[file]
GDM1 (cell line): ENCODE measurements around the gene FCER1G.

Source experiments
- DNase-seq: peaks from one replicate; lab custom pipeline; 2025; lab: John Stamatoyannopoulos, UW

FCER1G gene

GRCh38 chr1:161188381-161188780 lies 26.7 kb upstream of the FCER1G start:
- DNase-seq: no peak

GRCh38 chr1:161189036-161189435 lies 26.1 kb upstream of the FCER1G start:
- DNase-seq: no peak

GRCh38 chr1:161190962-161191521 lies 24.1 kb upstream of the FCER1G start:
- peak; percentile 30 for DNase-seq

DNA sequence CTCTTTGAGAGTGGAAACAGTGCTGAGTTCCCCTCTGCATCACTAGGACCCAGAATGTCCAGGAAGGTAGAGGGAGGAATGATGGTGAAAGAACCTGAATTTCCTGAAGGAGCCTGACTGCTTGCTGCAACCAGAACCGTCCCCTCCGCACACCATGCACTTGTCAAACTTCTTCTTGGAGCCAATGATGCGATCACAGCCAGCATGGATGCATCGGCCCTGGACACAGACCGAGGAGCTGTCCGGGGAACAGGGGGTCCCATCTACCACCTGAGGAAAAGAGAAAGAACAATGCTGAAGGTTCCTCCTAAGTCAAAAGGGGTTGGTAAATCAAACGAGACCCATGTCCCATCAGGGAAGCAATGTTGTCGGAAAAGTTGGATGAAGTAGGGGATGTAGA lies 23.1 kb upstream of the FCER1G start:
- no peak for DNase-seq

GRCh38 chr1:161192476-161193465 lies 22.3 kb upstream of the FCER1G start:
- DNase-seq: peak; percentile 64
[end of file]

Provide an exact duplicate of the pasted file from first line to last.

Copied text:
GDM1 (cell line): ENCODE measurements around the gene FCER1G.

Source experiments
- DNase-seq: peaks from one replicate; lab custom pipeline; 2025; lab: John Stamatoyannopoulos, UW

FCER1G gene

GRCh38 chr1:161188381-161188780 lies 26.7 kb upstream of the FCER1G start:
- DNase-seq: no peak

GRCh38 chr1:161189036-161189435 lies 26.1 kb upstream of the FCER1G start:
- DNase-seq: no peak

GRCh38 chr1:161190962-161191521 lies 24.1 kb upstream of the FCER1G start:
- peak; percentile 30 for DNase-seq

DNA sequence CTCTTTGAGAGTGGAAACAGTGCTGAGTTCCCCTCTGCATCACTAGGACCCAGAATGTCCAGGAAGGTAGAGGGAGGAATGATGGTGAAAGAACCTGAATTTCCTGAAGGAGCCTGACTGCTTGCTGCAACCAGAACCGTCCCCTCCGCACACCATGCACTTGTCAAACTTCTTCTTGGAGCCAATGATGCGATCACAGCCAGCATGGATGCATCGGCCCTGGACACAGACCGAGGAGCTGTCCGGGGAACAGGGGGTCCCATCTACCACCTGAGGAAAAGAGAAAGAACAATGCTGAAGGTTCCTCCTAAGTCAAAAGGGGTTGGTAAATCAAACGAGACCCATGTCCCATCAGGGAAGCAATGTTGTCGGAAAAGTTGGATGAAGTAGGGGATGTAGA lies 23.1 kb upstream of the FCER1G start:
- no peak for DNase-seq

GRCh38 chr1:161192476-161193465 lies 22.3 kb upstream of the FCER1G start:
- DNase-seq: peak; percentile 64